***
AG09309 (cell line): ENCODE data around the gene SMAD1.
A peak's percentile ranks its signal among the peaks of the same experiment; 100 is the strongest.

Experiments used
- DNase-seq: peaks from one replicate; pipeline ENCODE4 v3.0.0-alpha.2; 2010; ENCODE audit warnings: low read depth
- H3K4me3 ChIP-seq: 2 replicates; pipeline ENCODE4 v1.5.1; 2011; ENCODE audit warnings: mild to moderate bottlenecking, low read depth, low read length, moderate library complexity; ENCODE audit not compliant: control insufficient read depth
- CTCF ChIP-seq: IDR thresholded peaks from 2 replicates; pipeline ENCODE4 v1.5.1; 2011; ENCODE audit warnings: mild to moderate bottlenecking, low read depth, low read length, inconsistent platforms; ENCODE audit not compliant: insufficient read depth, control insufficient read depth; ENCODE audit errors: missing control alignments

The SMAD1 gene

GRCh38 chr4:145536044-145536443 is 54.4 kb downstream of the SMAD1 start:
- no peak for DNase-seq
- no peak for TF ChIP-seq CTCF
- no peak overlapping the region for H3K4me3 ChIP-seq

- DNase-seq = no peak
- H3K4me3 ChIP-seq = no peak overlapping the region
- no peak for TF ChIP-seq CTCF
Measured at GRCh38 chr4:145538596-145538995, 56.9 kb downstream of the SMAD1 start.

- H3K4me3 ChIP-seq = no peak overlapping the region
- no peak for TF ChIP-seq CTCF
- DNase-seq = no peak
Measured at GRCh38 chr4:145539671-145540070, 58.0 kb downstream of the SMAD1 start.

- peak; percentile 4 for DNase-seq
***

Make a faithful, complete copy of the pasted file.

AG09309 (cell line): ENCODE data around the gene SMAD1.
A peak's percentile ranks its signal among the peaks of the same experiment; 100 is the strongest.

Experiments used
- DNase-seq: peaks from one replicate; pipeline ENCODE4 v3.0.0-alpha.2; 2010; ENCODE audit warnings: low read depth
- H3K4me3 ChIP-seq: 2 replicates; pipeline ENCODE4 v1.5.1; 2011; ENCODE audit warnings: mild to moderate bottlenecking, low read depth, low read length, moderate library complexity; ENCODE audit not compliant: control insufficient read depth
- CTCF ChIP-seq: IDR thresholded peaks from 2 replicates; pipeline ENCODE4 v1.5.1; 2011; ENCODE audit warnings: mild to moderate bottlenecking, low read depth, low read length, inconsistent platforms; ENCODE audit not compliant: insufficient read depth, control insufficient read depth; ENCODE audit errors: missing control alignments

The SMAD1 gene

GRCh38 chr4:145536044-145536443 is 54.4 kb downstream of the SMAD1 start:
- no peak for DNase-seq
- no peak for TF ChIP-seq CTCF
- no peak overlapping the region for H3K4me3 ChIP-seq

- DNase-seq = no peak
- H3K4me3 ChIP-seq = no peak overlapping the region
- no peak for TF ChIP-seq CTCF
Measured at GRCh38 chr4:145538596-145538995, 56.9 kb downstream of the SMAD1 start.

- H3K4me3 ChIP-seq = no peak overlapping the region
- no peak for TF ChIP-seq CTCF
- DNase-seq = no peak
Measured at GRCh38 chr4:145539671-145540070, 58.0 kb downstream of the SMAD1 start.

- peak; percentile 4 for DNase-seq